Circumstantial Evidence : Death, Life, and Justice in a Southern Town
On a busy Saturday morning in November 1986, in the small southern town of Monroeville, Alabama, a beautiful white teenager named Ronda Morrison was found brutally murdered in the back room of the dry cleaning store where she worked. Several months later, Walter McMillian, a black man with no criminal record, was arrested and then convicted and sentenced to die in the electric chair in a trial that lasted less than three days. His guilt was seen as unquestionable until a young, black, Harvard-educated Yankee lawyer launched his own investigation into the murder. Thanks to Bryan Stevenson's unremitting efforts, six years after Walter McMillian was consigned to a cell on Alabama's death row, he walked out a free man. The state had been forced to acknowledge that investigators had used perjured testimony and withheld evidence from the defense that would have proved him innocent.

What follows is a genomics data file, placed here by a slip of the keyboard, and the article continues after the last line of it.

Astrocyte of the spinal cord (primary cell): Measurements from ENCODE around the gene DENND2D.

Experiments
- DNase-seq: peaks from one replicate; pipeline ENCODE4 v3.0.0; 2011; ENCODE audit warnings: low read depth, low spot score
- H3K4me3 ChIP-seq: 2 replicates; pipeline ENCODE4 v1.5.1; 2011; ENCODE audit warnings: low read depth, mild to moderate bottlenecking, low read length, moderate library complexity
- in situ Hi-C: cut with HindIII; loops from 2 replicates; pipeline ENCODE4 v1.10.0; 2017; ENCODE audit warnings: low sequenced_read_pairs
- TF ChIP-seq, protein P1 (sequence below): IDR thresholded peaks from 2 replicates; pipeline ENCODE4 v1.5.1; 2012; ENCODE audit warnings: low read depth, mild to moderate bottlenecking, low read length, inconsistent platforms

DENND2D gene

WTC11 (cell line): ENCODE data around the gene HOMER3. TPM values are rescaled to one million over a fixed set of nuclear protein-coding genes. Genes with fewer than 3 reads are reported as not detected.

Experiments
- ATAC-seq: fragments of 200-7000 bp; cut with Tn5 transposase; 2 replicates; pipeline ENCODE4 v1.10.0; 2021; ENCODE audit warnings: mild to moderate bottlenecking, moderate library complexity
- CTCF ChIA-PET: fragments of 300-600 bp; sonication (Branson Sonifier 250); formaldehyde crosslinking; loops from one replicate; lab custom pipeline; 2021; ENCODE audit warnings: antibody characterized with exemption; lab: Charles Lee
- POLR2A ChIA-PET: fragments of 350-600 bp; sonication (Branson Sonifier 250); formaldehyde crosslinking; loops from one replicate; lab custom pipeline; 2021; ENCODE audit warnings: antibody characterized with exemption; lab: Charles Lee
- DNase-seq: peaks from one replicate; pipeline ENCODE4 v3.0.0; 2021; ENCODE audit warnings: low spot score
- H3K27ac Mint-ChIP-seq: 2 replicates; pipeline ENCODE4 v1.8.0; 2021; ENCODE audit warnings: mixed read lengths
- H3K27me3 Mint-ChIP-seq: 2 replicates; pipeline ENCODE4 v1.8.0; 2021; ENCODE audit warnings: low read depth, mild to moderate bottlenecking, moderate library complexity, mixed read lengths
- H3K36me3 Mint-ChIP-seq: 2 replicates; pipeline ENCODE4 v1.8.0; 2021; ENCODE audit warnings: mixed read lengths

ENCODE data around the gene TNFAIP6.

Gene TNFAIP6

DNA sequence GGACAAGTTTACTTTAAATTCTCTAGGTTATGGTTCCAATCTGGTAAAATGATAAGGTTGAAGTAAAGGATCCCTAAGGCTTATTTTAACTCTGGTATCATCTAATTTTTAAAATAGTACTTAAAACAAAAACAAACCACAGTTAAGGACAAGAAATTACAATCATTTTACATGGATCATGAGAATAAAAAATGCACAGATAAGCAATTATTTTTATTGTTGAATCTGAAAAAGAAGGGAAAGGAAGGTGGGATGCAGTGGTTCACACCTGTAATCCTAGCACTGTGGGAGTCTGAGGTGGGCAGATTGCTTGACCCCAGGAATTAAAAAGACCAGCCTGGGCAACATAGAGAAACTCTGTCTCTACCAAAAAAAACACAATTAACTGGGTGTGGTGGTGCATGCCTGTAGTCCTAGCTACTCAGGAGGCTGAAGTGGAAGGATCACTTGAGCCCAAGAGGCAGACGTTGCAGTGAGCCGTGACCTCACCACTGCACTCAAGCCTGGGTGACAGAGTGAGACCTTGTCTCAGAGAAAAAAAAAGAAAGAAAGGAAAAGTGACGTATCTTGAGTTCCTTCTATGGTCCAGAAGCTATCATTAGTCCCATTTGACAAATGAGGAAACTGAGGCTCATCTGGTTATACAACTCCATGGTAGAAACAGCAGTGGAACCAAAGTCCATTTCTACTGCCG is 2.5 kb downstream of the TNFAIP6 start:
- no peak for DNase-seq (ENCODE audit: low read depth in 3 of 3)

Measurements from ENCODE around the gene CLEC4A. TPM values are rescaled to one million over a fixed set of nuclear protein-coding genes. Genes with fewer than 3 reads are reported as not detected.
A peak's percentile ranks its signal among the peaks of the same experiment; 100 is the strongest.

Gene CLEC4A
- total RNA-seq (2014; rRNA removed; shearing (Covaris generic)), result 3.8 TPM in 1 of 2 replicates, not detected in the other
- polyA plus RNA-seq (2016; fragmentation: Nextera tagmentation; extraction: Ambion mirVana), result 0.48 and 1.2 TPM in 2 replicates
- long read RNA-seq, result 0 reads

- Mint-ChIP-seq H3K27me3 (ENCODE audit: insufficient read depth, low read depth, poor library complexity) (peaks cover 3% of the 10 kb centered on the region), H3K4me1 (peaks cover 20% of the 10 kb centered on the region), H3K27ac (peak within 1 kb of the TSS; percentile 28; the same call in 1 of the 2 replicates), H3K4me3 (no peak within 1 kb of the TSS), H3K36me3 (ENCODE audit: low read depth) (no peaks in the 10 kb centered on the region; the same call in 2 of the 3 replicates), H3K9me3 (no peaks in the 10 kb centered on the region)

- Hardback | 416 pages
- 149.86 x 241.3 x 38.1mm | 725.74g
- 01 Sep 1995
- Bantam Doubleday Dell Publishing Group Inc
- Bantam USA
- New York, United States